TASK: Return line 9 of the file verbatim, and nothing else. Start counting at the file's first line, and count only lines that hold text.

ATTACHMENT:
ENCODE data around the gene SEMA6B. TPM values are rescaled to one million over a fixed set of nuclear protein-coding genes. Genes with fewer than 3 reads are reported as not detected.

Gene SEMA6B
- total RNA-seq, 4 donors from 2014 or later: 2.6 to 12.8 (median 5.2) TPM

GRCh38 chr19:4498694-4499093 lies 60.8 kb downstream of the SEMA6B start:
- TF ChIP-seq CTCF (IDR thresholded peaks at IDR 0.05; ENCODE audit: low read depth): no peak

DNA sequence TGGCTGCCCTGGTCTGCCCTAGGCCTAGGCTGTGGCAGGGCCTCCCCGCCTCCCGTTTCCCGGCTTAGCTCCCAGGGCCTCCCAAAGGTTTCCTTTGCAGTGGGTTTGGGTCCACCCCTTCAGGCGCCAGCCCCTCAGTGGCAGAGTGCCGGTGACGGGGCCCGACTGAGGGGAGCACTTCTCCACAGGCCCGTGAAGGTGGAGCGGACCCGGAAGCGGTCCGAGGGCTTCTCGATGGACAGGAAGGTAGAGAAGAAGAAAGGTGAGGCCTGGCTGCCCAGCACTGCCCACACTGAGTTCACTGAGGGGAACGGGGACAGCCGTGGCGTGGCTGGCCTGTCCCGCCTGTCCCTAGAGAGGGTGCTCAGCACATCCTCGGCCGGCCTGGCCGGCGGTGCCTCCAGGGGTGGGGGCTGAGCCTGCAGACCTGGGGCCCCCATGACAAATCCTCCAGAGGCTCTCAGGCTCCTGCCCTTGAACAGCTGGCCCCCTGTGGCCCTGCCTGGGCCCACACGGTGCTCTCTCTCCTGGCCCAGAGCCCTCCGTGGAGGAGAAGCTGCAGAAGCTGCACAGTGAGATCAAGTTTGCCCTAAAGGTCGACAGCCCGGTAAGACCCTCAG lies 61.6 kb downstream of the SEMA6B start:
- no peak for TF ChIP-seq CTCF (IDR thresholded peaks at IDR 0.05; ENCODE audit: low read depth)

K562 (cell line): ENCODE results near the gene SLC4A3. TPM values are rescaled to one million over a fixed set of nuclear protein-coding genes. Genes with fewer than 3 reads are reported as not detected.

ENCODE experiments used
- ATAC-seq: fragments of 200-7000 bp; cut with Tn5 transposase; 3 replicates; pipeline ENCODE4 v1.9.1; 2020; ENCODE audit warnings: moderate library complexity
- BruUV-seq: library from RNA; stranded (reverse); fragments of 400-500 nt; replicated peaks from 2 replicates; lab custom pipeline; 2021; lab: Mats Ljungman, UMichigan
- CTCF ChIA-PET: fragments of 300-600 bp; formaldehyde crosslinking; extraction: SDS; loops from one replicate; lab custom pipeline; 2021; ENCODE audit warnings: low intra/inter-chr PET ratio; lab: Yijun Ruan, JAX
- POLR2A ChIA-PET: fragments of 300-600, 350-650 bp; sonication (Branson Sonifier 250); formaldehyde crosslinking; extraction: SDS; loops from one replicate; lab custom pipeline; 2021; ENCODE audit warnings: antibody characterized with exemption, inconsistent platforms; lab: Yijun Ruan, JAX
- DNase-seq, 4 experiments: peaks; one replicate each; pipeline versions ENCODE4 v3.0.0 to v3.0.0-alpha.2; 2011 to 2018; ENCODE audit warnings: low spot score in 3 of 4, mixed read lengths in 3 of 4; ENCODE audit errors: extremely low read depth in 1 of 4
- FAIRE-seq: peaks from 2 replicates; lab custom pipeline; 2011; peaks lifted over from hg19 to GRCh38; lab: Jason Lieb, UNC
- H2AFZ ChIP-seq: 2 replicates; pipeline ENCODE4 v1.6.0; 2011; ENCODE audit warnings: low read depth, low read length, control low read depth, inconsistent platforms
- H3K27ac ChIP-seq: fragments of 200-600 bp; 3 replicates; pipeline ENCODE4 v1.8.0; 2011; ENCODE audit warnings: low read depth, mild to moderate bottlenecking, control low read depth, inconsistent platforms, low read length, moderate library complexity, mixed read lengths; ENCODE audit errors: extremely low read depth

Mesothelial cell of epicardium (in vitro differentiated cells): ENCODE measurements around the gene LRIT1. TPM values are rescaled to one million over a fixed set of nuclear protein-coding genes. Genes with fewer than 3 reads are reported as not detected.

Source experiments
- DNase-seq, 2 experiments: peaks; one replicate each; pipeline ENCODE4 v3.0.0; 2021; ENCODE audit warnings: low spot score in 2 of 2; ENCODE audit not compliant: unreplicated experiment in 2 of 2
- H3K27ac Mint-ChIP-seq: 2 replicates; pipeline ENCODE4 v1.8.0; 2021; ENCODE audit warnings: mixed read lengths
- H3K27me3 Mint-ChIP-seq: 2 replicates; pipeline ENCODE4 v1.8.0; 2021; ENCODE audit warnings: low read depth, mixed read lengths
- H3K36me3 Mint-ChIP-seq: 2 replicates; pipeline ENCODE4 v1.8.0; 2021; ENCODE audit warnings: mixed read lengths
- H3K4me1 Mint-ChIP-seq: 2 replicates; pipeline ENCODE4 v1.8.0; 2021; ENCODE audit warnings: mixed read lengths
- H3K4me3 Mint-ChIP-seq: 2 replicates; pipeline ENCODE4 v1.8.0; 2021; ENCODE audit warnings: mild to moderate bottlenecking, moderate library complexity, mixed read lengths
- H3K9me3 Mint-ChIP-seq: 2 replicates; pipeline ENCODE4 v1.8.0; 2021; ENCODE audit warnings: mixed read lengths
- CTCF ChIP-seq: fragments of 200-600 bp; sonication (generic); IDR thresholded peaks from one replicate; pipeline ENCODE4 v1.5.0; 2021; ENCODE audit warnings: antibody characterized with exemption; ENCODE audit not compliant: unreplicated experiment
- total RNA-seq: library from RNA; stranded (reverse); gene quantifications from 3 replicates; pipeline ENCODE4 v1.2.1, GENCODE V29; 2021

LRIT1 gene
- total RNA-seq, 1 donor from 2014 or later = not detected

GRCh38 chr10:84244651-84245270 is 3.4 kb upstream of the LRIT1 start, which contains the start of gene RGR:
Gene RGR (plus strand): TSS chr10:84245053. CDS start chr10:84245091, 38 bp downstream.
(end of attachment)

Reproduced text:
ENCODE experiments used